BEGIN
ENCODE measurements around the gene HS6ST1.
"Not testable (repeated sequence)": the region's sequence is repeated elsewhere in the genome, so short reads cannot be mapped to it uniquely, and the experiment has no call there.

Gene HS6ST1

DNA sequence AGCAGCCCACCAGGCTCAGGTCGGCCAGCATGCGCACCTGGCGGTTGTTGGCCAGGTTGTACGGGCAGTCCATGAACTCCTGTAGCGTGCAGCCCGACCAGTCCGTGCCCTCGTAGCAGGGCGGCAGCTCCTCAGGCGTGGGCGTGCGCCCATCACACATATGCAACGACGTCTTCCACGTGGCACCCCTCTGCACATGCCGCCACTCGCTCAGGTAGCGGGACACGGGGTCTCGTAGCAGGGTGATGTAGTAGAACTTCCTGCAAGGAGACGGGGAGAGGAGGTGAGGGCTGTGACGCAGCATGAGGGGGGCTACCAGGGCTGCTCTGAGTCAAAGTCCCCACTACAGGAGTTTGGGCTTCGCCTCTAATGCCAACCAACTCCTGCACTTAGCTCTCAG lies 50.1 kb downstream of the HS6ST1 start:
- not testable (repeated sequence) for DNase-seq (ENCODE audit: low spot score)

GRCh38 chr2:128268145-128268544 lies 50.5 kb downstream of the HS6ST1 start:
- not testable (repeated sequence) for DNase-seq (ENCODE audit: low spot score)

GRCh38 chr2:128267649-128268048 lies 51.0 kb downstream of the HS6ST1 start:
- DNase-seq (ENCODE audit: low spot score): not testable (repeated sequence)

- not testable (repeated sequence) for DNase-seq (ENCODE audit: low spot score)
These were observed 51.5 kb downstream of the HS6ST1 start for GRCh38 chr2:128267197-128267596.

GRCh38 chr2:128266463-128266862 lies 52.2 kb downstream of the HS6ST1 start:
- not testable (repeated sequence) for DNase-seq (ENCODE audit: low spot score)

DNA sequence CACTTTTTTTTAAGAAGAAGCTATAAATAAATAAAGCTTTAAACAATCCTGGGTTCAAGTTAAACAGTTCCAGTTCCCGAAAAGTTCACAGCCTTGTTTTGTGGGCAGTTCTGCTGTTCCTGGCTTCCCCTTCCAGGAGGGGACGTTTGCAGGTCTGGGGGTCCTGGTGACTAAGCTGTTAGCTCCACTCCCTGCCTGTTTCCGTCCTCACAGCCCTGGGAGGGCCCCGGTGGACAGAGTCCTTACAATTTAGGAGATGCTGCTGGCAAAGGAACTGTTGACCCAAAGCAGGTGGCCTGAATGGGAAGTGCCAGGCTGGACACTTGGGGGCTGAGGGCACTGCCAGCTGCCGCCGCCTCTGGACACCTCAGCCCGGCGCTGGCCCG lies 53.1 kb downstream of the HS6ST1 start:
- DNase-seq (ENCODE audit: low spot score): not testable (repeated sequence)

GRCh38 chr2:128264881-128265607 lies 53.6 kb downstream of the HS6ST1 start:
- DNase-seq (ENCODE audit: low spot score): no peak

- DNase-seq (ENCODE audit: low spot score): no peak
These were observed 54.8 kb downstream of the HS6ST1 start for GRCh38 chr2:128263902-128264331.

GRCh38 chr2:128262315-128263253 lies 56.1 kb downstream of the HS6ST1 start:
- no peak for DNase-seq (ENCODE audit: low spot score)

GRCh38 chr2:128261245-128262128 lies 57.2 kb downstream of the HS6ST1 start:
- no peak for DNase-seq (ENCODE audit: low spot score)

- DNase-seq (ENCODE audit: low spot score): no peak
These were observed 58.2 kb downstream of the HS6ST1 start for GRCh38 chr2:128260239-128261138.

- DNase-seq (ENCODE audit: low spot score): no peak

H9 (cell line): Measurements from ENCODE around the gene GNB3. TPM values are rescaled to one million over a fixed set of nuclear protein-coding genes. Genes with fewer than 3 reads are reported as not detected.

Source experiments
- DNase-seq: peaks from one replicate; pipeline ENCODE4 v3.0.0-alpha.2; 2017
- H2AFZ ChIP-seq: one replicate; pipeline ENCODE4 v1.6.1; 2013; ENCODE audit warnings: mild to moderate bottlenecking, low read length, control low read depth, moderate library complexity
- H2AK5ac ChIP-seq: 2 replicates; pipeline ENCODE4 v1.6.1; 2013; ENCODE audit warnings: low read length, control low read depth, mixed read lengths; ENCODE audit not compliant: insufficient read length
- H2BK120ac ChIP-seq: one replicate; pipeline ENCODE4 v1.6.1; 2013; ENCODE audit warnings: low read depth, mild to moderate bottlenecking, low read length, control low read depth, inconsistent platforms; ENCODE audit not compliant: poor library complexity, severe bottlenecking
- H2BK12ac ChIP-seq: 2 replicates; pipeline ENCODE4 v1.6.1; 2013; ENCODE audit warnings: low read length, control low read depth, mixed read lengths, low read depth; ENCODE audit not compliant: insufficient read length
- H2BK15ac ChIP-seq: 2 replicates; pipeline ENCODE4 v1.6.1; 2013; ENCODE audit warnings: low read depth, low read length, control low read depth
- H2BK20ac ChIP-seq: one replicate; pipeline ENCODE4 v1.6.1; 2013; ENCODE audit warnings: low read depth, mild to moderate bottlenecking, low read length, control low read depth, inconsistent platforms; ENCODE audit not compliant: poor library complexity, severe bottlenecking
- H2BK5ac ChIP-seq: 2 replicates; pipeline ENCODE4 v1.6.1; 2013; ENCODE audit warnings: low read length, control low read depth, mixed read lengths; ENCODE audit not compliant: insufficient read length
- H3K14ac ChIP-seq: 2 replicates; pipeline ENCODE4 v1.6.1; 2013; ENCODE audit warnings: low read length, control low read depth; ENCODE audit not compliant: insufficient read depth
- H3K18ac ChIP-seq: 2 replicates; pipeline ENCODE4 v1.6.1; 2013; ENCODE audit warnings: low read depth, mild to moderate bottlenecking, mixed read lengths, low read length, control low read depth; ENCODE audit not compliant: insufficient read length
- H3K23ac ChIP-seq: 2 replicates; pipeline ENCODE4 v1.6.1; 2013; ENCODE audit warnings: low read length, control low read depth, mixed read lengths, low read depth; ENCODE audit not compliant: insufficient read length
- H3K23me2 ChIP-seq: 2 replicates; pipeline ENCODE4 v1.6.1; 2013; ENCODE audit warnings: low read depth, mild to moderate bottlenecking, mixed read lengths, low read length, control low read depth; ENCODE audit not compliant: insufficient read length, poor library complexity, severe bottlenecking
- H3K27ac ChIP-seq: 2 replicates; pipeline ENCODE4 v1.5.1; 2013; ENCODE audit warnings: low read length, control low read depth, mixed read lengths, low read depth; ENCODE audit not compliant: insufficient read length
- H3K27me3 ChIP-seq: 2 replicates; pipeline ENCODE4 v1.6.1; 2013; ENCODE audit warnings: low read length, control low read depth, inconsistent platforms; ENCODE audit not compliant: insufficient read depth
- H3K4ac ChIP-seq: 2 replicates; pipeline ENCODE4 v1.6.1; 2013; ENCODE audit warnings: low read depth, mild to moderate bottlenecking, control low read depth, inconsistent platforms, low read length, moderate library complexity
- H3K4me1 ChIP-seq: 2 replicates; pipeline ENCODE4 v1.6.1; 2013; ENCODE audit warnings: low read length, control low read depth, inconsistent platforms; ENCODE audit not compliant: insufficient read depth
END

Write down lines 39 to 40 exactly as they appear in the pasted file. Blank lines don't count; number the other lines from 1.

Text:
- H3K23ac ChIP-seq: 2 replicates; pipeline ENCODE4 v1.6.1; 2013; ENCODE audit warnings: low read length, control low read depth, mixed read lengths, low read depth; ENCODE audit not compliant: insufficient read length
- H3K23me2 ChIP-seq: 2 replicates; pipeline ENCODE4 v1.6.1; 2013; ENCODE audit warnings: low read depth, mild to moderate bottlenecking, mixed read lengths, low read length, control low read depth; ENCODE audit not compliant: insufficient read length, poor library complexity, severe bottlenecking